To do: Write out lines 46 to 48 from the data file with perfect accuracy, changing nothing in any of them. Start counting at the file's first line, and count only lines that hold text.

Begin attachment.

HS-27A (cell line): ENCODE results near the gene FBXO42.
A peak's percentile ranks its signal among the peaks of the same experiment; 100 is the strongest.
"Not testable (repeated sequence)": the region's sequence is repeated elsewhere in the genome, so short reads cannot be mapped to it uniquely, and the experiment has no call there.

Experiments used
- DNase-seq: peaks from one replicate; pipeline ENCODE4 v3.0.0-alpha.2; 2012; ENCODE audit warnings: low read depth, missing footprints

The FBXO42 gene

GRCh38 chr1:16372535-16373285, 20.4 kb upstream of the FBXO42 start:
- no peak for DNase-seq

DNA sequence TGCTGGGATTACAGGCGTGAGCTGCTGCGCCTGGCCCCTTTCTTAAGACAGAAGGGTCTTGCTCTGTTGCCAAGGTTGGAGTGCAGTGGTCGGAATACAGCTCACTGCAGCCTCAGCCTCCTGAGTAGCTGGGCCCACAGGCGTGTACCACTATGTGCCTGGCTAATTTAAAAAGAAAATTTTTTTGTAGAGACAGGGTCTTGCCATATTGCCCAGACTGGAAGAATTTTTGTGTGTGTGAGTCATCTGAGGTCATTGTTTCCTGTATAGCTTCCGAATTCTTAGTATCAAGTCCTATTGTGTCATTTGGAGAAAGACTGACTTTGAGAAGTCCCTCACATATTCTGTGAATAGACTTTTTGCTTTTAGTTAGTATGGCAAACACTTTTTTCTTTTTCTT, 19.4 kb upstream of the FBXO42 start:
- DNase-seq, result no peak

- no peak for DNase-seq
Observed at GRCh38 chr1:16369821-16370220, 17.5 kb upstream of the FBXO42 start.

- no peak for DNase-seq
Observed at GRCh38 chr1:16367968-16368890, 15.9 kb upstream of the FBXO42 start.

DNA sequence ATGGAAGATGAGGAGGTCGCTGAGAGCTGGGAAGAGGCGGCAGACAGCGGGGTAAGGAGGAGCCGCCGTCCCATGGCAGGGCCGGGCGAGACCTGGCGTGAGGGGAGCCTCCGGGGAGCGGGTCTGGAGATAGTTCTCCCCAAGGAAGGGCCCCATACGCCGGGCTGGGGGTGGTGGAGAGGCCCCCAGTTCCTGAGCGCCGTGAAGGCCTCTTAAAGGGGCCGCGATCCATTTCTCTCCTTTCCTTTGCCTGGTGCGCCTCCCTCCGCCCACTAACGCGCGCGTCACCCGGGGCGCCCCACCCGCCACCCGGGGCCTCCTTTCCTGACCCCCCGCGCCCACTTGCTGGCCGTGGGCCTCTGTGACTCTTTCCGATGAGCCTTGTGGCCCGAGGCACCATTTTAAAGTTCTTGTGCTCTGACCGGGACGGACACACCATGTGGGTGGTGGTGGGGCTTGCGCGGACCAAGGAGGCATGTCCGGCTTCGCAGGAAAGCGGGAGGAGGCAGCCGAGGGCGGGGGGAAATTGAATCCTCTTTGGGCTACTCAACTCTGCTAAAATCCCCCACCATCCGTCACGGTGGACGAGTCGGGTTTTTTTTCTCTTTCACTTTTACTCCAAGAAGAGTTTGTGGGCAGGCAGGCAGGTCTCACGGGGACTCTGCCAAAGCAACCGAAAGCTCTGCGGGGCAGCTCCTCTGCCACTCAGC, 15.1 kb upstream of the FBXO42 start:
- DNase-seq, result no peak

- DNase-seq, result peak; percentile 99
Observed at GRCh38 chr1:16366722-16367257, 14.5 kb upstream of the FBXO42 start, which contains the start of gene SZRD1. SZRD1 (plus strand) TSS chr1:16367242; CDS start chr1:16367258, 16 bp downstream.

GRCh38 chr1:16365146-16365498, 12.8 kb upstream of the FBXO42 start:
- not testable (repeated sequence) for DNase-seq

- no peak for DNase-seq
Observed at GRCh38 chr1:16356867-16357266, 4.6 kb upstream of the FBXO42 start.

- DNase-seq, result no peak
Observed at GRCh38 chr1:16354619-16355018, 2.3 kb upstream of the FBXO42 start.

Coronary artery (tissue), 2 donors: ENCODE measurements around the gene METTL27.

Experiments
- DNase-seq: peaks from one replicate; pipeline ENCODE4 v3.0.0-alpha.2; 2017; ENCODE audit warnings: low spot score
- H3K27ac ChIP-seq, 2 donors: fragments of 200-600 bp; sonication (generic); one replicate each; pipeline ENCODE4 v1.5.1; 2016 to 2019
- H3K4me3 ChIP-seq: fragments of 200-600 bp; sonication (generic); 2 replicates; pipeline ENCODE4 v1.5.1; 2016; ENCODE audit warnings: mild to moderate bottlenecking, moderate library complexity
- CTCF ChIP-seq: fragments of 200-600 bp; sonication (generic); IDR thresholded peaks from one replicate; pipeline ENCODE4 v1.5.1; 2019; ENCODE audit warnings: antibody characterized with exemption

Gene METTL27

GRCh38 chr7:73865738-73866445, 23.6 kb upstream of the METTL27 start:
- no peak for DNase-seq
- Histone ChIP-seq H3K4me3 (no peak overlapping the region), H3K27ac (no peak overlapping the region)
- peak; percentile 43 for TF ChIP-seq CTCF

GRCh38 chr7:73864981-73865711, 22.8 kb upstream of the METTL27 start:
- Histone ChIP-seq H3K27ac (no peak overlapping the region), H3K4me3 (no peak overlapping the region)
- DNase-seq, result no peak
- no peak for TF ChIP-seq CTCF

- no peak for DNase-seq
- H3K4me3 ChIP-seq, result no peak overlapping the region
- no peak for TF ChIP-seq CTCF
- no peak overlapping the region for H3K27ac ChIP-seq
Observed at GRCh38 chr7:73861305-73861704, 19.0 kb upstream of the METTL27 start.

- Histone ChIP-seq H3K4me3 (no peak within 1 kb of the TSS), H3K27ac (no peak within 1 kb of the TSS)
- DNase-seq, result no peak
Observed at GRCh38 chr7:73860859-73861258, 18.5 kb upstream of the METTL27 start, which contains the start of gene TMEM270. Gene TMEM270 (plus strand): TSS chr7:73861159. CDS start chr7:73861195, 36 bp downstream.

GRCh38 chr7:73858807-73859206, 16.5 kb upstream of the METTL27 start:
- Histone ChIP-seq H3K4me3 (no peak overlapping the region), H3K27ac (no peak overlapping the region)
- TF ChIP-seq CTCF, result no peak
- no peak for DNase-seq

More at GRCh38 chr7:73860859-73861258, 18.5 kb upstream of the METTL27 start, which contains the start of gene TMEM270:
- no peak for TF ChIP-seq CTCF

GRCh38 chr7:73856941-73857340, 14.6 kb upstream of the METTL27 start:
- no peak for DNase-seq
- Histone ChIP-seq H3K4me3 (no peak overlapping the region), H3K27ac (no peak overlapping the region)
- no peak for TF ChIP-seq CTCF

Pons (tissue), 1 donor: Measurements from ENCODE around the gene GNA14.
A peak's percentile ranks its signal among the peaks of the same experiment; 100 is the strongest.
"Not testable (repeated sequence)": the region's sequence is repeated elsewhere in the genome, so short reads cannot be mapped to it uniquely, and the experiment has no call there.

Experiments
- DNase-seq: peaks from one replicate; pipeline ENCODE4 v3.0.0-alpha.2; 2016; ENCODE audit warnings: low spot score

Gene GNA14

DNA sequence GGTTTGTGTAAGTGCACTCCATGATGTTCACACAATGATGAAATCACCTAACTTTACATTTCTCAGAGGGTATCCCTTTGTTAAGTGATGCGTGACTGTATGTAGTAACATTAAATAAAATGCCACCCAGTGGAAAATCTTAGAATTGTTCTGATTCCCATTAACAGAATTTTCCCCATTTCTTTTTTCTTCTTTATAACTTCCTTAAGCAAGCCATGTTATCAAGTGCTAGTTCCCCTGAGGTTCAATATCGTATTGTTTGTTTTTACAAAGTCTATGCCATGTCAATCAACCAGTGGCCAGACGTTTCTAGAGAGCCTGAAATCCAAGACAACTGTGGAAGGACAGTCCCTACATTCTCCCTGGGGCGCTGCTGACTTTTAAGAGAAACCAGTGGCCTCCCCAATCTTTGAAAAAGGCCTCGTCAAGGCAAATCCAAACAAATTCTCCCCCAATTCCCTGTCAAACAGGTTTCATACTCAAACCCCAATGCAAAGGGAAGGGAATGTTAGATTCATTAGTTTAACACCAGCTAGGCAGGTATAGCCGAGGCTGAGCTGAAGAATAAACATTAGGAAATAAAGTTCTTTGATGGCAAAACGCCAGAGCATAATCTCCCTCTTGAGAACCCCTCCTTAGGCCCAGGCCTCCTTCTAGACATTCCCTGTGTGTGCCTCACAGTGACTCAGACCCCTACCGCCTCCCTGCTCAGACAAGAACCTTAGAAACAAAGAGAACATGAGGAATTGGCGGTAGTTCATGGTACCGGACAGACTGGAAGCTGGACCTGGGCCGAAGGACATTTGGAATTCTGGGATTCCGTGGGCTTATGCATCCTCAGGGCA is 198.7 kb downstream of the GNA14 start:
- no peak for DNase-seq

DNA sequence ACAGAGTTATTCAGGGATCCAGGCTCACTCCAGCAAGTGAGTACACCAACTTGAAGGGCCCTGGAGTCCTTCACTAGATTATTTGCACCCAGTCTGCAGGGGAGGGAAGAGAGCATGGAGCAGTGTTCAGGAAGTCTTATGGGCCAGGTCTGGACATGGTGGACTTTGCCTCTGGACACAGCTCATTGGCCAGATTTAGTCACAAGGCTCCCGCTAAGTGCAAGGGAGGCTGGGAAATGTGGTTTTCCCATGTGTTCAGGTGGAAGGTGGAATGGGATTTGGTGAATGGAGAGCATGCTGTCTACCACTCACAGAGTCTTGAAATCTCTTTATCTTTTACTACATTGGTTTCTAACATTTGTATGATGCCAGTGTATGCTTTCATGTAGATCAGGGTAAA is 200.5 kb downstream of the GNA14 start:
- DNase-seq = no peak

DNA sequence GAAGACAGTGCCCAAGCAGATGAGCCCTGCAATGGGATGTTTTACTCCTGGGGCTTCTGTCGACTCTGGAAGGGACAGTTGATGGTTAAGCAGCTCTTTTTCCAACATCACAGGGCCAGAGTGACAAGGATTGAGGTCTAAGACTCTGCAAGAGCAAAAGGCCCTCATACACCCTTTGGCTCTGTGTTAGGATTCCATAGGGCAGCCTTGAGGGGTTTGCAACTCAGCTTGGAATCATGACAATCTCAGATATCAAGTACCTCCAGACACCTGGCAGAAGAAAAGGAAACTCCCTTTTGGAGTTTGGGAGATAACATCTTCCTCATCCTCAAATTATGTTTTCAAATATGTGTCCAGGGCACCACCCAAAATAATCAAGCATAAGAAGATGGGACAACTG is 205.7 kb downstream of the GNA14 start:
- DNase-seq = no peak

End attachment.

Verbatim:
- DNase-seq, result no peak
Observed at GRCh38 chr7:73860859-73861258, 18.5 kb upstream of the METTL27 start, which contains the start of gene TMEM270. Gene TMEM270 (plus strand): TSS chr7:73861159. CDS start chr7:73861195, 36 bp downstream.

GRCh38 chr7:73858807-73859206, 16.5 kb upstream of the METTL27 start: